Original Research

A comparative analysis of the postural and diurnal ocular perfusion pressure of young healthy individuals of different ethnicities

Alvin J. Munsamy, Kelisha Gopaul, Kimesha Perumaul, Muhammad M. Moosa, Luvuyo Bidla, Twapewa L. Shaetonhodi, Bongeka Vilakazi
African Vision and Eye Health | Vol 77, No 1 | a427 | DOI: https://doi.org/10.4102/aveh.v77i1.427 | © 2018 Alvin J. Munsamy, Kelisha Gopaul, Kimesha Perumaul, Muhammad M. Moosa, Luvuyo Bidla, Twapewa L. Shaetonhodi, Bongeka Vilakazi | This work is licensed under CC Attribution 4.0
Submitted: 21 September 2017 | Published: 14 June 2018

About the author(s)

Alvin J. Munsamy, Discipline of Optometry, University of KwaZulu-Natal, South Africa
Kelisha Gopaul, Discipline of Optometry, University of KwaZulu-Natal, South Africa
Kimesha Perumaul, Discipline of Optometry, University of KwaZulu-Natal, South Africa
Muhammad M. Moosa, Discipline of Optometry, University of KwaZulu-Natal, South Africa
Luvuyo Bidla, Discipline of Optometry, University of KwaZulu-Natal, South Africa
Twapewa L. Shaetonhodi, Discipline of Optometry, University of KwaZulu-Natal, South Africa
Bongeka Vilakazi, Discipline of Optometry, University of KwaZulu-Natal, South Africa


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Abstract

Purpose: Ocular perfusion pressure (OPP) regulates the flow of blood to the optic nerve and is determined by the interaction between intraocular pressure (IOP) and blood pressure (BP). Low OPP increases the incidence of primary open-angle glaucoma (POAG). The aim is to compare the diurnal (i.e. morning vs. afternoon) and postural (i.e. seated vs. supine) OPP in healthy individuals from different ethnicities aged between 18 and 30 years.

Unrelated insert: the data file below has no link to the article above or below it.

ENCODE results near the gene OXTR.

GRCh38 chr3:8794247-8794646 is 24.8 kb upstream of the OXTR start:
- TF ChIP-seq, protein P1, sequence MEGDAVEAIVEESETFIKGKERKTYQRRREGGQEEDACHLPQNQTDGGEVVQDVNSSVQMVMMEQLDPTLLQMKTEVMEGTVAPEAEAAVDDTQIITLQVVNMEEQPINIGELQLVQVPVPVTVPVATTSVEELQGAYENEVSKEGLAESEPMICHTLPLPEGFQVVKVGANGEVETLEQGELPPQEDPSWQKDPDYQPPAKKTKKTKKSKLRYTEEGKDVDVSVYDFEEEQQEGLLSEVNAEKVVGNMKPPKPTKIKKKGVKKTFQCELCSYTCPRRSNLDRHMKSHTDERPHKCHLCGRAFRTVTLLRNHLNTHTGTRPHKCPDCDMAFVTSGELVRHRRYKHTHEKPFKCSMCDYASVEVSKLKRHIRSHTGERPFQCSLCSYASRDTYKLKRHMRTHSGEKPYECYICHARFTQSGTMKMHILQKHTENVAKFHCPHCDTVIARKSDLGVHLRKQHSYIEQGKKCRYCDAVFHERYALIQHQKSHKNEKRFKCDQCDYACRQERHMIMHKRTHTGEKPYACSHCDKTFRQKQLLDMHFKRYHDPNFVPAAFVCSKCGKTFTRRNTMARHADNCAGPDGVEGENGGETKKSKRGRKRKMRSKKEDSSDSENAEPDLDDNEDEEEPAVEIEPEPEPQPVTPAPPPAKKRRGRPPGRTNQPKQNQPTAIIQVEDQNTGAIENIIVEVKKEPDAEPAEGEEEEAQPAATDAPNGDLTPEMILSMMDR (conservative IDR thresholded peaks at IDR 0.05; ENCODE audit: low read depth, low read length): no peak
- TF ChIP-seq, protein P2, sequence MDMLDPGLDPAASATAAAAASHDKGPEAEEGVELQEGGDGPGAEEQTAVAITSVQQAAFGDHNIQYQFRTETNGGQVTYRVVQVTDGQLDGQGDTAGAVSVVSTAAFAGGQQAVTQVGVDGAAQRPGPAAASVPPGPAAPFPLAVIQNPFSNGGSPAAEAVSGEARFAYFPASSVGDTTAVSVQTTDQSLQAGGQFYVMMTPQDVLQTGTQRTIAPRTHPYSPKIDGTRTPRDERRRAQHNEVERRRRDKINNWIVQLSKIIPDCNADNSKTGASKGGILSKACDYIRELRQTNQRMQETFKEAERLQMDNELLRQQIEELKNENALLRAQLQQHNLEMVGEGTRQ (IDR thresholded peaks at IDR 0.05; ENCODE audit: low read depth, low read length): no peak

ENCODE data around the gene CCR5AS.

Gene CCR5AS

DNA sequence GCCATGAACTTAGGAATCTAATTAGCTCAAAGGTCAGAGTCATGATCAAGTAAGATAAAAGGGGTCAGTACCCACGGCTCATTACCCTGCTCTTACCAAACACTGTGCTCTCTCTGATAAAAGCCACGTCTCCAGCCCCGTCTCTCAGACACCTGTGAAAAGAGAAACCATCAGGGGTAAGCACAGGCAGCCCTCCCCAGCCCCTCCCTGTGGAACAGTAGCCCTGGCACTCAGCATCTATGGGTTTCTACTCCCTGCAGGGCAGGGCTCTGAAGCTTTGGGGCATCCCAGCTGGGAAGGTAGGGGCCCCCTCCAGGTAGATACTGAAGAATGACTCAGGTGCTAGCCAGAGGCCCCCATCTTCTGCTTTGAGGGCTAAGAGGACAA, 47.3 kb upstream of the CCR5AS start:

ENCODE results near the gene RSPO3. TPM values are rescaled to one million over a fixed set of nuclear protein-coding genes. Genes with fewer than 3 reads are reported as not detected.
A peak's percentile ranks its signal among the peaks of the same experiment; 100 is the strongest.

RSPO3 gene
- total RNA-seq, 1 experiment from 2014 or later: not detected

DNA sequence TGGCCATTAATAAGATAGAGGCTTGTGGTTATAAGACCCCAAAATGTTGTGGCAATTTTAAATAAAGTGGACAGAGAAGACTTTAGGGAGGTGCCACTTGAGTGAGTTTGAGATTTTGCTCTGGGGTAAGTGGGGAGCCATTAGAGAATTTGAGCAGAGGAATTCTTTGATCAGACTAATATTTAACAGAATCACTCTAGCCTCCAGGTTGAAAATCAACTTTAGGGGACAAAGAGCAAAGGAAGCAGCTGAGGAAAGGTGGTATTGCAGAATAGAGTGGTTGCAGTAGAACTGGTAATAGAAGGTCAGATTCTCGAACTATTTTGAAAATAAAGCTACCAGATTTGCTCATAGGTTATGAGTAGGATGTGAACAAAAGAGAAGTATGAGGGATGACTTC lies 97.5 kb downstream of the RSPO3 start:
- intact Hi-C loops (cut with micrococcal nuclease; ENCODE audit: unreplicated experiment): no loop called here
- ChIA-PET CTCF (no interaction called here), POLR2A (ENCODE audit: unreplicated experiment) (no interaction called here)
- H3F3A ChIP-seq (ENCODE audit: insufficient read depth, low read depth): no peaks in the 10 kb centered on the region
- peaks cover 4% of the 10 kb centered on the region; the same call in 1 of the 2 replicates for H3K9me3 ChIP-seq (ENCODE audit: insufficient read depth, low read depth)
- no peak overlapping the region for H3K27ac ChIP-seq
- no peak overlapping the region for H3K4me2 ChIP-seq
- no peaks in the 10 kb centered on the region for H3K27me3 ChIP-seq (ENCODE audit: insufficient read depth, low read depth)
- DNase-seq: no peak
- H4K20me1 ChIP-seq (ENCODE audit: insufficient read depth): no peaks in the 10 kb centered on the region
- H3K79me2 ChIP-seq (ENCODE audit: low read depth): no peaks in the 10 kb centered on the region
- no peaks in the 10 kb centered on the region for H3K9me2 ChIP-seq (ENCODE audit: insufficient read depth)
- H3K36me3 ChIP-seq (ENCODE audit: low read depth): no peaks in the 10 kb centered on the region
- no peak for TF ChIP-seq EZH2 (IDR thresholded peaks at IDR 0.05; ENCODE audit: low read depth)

Methodology: Averaged IOP and BP measurements were obtained with an ICare rebound tonometer and an automated sphygmomanometer, respectively. Measurements were taken in the morning and afternoon, in the supine and seated positions in healthy young adults: Africans (n = 10), white people (n = 10), mixed-race people (n = 10) and Indians (n = 10).

Results: The whole sample (N = 40) displayed a statistically significant reduction in postural and diurnal OPP both in the supine position and in the morning, respectively. A comparative analysis revealed that Africans displayed statistically significant reduction in OPP when compared to other ethnicities.

Discussion: A change in posture to the supine position has a greater impact on the reduction of OPP when compared to diurnal changes. Africans displayed clinically significant reduction in OPP which may increase the incidence of POAG in this ethnicity at an early age.

Conclusion: Our findings question whether OPP should be considered as a biomarker in the dark-skinned individuals. An evaluation of BP and IOP in the supine position is recommended for all patients to obtain more conclusive readings.

Keywords

Ocular perfusion pressure; postural; diurnal; glaucoma; intra-ocular pressure; blood pressure

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